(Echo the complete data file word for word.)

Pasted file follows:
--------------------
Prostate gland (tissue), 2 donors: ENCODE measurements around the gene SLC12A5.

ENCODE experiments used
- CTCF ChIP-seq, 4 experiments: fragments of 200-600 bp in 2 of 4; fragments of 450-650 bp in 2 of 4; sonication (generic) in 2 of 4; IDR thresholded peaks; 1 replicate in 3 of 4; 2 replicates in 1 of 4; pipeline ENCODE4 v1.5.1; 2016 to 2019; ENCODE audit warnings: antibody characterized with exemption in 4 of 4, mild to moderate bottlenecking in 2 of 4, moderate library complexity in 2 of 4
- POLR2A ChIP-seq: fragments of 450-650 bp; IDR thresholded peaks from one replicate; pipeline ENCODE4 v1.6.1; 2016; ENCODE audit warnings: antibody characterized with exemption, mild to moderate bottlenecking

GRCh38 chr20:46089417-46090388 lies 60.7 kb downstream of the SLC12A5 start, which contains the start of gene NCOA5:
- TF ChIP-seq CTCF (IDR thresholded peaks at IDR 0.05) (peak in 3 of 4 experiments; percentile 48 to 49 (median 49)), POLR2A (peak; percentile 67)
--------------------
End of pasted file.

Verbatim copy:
Prostate gland (tissue), 2 donors: ENCODE measurements around the gene SLC12A5.

ENCODE experiments used
- CTCF ChIP-seq, 4 experiments: fragments of 200-600 bp in 2 of 4; fragments of 450-650 bp in 2 of 4; sonication (generic) in 2 of 4; IDR thresholded peaks; 1 replicate in 3 of 4; 2 replicates in 1 of 4; pipeline ENCODE4 v1.5.1; 2016 to 2019; ENCODE audit warnings: antibody characterized with exemption in 4 of 4, mild to moderate bottlenecking in 2 of 4, moderate library complexity in 2 of 4
- POLR2A ChIP-seq: fragments of 450-650 bp; IDR thresholded peaks from one replicate; pipeline ENCODE4 v1.6.1; 2016; ENCODE audit warnings: antibody characterized with exemption, mild to moderate bottlenecking

GRCh38 chr20:46089417-46090388 lies 60.7 kb downstream of the SLC12A5 start, which contains the start of gene NCOA5:
- TF ChIP-seq CTCF (IDR thresholded peaks at IDR 0.05) (peak in 3 of 4 experiments; percentile 48 to 49 (median 49)), POLR2A (peak; percentile 67)